Obstetrics is the branch of science that deals with the study of childbirth and the changes and complications associated with it. Obstetric injury refers to any injury that occurs in women either during childbirth or soon after delivery.
Obstetric injuries include perineal tears, also known as vaginal tears and perineal lacerations. These extend from the vagina into the perineum, the space between the anus and the vulva in the female. Other obstetrical injuries include genital tract haematoma, which involves accumulation of blood in the vagina or its outer part called the vulva.
What are the Causes of Perineal Tears/Obstetric Injuries?
Perineal tears/obstetric injuries are usually caused due to perineal trauma during vaginal birth as the baby stretches the vagina and the perineum during delivery. The other, less common causes include:
- Use of forceps for delivery
- Use of vacuum in which the suction from the cup damages the vaginal wall
What are the Different Types of Perineal Tears/Obstetric Injuries?
Based on the severity of the vaginal tear, they can be classified as:
- First-degree perineal tears: These are small tears affecting only the skin of the perineum. They usually heal within a few weeks and do not require treatment.
- Second-degree perineal tears: These tears affect the skin and the perineal muscles, but the anal sphincter remains unaffected. These usually require some stitches.
- Third- and fourth-degree perineal tears: These tears are deep and extend to the anal sphincter and even the rectum. They require surgical repair and treatment. They are also called obstetric anal sphincter injuries (OASIS). The anal sphincter is a group of muscles that regulate your bowel movements.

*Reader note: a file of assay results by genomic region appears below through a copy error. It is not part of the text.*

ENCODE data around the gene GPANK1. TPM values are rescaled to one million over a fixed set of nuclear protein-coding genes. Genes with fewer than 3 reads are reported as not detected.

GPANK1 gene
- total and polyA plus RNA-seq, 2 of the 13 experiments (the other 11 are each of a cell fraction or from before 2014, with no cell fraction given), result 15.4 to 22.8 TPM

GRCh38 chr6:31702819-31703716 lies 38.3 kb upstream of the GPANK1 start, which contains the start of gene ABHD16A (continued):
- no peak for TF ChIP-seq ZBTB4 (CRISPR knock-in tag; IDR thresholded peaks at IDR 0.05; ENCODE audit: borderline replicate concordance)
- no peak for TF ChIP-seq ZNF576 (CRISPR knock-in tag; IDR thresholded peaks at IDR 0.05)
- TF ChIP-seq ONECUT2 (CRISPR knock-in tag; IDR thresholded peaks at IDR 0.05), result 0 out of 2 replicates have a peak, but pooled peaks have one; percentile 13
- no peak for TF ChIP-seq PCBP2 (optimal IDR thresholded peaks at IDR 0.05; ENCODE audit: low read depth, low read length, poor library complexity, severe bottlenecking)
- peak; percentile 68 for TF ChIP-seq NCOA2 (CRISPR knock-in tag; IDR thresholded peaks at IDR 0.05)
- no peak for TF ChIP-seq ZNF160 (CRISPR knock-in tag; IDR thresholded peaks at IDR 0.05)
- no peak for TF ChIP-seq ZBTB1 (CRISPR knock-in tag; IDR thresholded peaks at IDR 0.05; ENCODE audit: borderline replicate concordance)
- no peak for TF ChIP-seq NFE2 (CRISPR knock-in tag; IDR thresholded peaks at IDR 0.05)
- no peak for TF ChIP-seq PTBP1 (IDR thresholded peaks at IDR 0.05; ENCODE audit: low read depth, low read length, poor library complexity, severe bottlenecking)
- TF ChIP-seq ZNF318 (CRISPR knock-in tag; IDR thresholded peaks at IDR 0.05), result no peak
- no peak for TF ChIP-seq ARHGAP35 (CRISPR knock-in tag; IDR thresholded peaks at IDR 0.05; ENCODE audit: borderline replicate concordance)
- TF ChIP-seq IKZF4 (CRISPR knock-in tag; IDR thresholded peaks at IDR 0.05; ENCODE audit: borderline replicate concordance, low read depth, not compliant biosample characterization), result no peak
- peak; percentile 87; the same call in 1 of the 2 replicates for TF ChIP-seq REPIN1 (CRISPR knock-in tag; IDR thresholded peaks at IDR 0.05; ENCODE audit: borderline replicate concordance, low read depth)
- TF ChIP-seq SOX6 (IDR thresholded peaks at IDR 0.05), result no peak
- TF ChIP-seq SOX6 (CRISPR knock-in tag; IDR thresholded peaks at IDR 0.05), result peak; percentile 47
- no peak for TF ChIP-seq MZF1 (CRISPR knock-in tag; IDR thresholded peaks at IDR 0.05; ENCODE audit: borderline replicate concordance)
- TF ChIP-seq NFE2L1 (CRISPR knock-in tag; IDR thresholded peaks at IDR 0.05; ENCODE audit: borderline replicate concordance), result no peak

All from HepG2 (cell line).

What are the Symptoms of Perineal Tears/Obstetric Injuries?
A woman who has suffered from colorectal/perineal obstetric injuries may experience:
- Perineal pain
- Stinging during urination
- Pain during intercourse
- Painful bowel movements
What are the Complications of Perineal Tears/Obstetric Injuries?
If left untreated, the vaginal tear may cause the following complications:
- Postpartum haemorrhage
- Loss of bowel control, i.e., faecal incontinence
- Recto-vaginal fistula
How are Perineal Tears/Obstetric Injuries Diagnosed?
After a vaginal delivery, your doctor will examine your genitals which include your vagina, perineum, and anus to look for bleeding and tears. Your doctor may insert a gloved finger inside the anus to assess the intensity of the tear.
You may also need to undergo an endoanal ultrasound. This involves the insertion of a probe inside the anus which generates internal images of the anal sphincter. This helps your doctor determine the severity of the perineal tear.
What is the Treatment for Perineal Tears/Obstetric Injuries?
Depending on the severity of the tear, your doctor will decide the appropriate treatment. Second-degree tears can be treated with stitches, but OASIS usually requires surgery. The area to be operated will be cleaned and sterilised using an antiseptic solution. You will be administered general anaesthesia and antibiotics to prevent infection. The tear will be sutured using resorbable sutures. After this, an antiseptic solution will be applied again.
Recovery and Post-Operative Care after Surgical Repair of Perineal Tears/Obstetric Injuries
You may be required to stay in the hospital for a day or two. During this time, your recovery is monitored.
- You will be given pain-relief medications, light and healthy diet, and your vital signs will be monitored.
- You will be discharged once your doctor is satisfied with your recovery and you can move around properly.
- Avoid rubbing the area after washing or bathing.
- Do not use shower gels or any other oils or creams on the wound.
- You should avoid heavy-duty work for a time after discharge.
- You should stay active through mild-intensity exercises such as walking and stretching.
What are the Risks and Complications of Surgical Repair of Perineal Tears/Obstetric Injuries?
As with any surgery, perineal tear repair may be associated with the following risks or complications:
- Swelling due to collection of blood or fluid at the surgical site
- Erythema or skin redness
- Injury to nearby tissues